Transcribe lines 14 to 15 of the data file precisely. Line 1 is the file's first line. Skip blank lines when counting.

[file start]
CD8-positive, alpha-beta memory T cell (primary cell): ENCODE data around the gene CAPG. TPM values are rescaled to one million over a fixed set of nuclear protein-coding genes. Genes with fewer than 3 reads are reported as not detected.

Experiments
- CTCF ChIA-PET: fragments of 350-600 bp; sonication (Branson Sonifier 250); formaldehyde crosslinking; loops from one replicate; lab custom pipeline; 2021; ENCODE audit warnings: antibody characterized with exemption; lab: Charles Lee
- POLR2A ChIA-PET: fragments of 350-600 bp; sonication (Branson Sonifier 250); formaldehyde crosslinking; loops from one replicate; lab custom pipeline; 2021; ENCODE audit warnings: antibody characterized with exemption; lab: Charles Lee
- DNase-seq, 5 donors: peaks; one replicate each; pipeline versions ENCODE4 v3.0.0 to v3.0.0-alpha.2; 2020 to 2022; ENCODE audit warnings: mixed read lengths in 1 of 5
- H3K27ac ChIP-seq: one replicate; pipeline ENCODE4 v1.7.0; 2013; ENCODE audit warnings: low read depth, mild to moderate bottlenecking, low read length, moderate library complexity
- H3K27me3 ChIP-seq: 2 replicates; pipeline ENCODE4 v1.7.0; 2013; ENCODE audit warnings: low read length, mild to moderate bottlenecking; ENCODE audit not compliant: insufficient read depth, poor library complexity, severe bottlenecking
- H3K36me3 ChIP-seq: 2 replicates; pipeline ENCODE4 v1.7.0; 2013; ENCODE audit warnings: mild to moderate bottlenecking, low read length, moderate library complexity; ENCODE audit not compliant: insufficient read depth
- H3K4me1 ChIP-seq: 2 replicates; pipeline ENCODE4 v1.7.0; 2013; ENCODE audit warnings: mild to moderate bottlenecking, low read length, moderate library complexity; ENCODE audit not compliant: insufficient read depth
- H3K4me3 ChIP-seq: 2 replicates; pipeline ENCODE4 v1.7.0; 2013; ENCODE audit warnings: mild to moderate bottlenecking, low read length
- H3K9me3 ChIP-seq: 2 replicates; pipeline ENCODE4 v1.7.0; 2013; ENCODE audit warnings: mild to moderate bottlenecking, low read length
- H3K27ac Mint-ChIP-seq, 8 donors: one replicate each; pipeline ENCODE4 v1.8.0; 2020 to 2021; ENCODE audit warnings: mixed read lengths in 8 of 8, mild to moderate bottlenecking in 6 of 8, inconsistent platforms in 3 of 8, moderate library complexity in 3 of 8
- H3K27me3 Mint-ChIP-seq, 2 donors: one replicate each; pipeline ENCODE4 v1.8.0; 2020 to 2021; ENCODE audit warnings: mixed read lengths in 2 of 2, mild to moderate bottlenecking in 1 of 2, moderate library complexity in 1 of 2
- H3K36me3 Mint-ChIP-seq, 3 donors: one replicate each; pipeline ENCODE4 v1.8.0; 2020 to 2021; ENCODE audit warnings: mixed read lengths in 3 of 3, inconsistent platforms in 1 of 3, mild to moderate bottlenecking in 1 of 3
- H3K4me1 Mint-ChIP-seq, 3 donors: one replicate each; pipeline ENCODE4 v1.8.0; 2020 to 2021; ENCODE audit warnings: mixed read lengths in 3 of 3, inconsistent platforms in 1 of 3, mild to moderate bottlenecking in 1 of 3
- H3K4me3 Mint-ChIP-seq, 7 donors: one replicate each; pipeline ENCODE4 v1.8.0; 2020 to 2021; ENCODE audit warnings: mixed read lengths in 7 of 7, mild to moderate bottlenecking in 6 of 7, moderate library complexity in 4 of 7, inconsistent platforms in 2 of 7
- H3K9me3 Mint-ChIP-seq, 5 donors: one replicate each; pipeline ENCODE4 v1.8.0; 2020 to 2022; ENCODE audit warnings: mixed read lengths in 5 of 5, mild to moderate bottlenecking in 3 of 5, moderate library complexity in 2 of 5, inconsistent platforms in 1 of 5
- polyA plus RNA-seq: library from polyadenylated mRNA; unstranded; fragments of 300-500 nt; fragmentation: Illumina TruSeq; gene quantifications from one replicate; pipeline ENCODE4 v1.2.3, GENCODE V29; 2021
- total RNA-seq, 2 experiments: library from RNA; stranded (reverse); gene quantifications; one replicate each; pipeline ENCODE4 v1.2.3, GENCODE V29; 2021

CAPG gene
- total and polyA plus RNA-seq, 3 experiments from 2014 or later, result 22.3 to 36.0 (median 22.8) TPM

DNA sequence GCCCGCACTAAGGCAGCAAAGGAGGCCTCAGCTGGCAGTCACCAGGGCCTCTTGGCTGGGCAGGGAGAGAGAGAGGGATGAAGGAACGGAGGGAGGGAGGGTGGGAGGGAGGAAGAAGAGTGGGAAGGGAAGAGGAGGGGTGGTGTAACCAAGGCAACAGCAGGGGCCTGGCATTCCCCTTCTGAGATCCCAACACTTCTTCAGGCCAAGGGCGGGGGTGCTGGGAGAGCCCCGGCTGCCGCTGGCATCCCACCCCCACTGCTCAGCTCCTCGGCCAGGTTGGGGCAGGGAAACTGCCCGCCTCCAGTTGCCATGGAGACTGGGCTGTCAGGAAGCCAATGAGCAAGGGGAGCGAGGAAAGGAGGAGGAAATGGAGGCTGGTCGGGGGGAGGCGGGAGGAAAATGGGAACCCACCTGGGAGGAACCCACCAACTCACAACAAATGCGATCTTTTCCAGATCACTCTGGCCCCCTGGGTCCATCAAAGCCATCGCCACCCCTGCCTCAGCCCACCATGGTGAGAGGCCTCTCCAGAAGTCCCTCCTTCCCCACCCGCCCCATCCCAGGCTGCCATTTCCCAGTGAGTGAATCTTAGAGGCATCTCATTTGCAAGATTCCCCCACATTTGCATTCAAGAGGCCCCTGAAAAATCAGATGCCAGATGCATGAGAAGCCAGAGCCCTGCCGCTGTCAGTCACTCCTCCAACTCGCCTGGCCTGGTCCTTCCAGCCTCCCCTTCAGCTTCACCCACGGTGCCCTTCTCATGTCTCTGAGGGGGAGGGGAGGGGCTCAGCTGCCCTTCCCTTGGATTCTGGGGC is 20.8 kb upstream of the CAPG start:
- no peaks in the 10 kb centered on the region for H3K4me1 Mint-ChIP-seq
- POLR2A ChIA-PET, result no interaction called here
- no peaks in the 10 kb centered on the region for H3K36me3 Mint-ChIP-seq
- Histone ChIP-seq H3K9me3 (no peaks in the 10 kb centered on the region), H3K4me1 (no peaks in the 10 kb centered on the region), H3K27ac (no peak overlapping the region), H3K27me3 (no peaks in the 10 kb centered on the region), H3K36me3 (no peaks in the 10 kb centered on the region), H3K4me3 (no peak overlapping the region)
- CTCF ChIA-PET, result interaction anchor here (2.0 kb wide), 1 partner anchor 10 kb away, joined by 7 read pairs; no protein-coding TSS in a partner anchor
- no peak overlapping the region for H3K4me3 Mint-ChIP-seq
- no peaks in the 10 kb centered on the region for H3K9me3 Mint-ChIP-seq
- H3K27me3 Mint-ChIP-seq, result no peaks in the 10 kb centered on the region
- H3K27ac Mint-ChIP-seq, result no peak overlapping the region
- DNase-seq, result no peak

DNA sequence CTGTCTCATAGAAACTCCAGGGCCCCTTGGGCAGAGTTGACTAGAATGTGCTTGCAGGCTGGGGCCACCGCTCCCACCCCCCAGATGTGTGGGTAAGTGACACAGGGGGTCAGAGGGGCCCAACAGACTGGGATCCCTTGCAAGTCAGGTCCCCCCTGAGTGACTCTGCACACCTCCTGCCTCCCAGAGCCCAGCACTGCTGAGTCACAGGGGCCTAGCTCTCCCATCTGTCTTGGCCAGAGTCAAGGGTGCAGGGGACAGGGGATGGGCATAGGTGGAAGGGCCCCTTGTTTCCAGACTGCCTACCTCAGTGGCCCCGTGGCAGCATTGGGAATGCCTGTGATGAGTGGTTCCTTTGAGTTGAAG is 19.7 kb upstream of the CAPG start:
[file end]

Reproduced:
- H3K36me3 Mint-ChIP-seq, 3 donors: one replicate each; pipeline ENCODE4 v1.8.0; 2020 to 2021; ENCODE audit warnings: mixed read lengths in 3 of 3, inconsistent platforms in 1 of 3, mild to moderate bottlenecking in 1 of 3
- H3K4me1 Mint-ChIP-seq, 3 donors: one replicate each; pipeline ENCODE4 v1.8.0; 2020 to 2021; ENCODE audit warnings: mixed read lengths in 3 of 3, inconsistent platforms in 1 of 3, mild to moderate bottlenecking in 1 of 3